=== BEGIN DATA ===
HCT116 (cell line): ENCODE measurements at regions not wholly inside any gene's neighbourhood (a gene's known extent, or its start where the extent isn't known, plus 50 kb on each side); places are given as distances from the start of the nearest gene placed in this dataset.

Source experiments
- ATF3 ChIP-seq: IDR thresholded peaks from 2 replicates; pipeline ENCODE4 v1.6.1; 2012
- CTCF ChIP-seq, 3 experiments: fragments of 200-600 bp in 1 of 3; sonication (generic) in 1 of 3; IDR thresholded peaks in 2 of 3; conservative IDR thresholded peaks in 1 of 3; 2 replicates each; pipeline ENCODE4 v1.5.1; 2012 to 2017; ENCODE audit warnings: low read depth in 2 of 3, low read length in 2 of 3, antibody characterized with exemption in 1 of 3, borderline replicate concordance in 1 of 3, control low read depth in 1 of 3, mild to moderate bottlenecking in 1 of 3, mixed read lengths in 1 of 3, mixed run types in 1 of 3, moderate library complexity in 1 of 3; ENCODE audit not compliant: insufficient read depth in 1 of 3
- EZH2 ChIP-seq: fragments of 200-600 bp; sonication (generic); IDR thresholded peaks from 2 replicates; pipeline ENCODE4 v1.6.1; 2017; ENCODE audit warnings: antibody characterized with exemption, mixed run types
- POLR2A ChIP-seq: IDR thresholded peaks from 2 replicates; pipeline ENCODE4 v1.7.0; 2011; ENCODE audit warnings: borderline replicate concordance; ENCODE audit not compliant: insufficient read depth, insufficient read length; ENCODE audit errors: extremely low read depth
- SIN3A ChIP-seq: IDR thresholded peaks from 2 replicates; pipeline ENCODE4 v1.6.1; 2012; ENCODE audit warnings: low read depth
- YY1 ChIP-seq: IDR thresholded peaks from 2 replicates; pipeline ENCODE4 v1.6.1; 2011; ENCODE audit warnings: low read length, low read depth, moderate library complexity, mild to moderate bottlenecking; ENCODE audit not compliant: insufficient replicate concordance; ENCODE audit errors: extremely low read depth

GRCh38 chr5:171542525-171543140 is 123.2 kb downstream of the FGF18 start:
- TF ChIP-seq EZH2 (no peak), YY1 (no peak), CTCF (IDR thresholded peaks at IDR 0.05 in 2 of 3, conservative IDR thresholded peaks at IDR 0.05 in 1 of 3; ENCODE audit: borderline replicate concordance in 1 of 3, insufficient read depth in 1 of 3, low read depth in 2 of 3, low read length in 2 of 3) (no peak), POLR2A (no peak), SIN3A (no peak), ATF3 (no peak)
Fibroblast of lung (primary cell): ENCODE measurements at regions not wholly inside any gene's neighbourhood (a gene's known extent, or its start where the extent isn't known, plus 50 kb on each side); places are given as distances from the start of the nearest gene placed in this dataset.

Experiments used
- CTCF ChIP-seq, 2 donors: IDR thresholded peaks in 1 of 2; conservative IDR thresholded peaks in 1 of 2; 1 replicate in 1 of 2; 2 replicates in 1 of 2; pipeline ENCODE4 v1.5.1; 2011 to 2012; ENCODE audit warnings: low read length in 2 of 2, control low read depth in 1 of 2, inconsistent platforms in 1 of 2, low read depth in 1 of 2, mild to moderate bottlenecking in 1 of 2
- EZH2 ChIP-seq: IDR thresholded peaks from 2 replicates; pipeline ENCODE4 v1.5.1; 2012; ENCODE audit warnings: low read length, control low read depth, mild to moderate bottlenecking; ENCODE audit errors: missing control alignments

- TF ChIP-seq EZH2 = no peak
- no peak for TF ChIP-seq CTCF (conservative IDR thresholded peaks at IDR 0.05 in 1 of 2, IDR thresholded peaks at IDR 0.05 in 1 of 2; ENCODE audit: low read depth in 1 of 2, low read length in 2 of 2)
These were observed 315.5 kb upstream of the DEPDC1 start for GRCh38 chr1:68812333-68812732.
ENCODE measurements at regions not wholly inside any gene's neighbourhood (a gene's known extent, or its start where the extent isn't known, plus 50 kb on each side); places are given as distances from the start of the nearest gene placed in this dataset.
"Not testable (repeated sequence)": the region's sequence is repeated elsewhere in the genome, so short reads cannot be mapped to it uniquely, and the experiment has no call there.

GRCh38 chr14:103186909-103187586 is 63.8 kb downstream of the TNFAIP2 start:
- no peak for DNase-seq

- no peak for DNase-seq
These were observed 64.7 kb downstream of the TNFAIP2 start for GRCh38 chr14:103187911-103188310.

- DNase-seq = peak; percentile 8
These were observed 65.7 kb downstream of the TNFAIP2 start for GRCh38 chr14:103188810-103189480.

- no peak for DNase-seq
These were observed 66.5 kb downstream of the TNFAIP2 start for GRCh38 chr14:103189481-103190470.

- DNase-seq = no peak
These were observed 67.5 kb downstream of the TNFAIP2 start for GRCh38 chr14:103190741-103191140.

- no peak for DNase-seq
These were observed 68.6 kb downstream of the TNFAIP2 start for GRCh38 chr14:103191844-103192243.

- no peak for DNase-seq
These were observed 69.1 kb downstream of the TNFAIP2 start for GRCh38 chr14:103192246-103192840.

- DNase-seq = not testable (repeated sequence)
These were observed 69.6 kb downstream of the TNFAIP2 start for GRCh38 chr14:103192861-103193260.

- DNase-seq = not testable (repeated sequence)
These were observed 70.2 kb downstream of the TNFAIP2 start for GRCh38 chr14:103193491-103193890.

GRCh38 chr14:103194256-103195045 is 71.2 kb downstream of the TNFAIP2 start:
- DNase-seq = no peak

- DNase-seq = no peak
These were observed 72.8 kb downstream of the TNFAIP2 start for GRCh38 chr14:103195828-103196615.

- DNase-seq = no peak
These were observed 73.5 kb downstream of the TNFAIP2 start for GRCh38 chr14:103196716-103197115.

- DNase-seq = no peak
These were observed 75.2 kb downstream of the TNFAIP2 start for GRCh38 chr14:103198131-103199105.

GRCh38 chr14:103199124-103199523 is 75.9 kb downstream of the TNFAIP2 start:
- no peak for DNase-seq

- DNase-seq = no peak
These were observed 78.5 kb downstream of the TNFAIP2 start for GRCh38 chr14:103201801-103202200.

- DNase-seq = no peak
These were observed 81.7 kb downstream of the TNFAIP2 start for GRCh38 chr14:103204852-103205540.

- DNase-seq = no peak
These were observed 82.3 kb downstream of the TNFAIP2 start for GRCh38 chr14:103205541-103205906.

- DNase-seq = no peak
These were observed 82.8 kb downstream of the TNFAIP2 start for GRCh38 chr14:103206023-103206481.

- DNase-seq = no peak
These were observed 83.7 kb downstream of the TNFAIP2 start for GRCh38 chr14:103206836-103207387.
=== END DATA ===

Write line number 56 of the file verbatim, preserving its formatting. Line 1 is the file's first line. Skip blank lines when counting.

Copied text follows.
- DNase-seq = no peak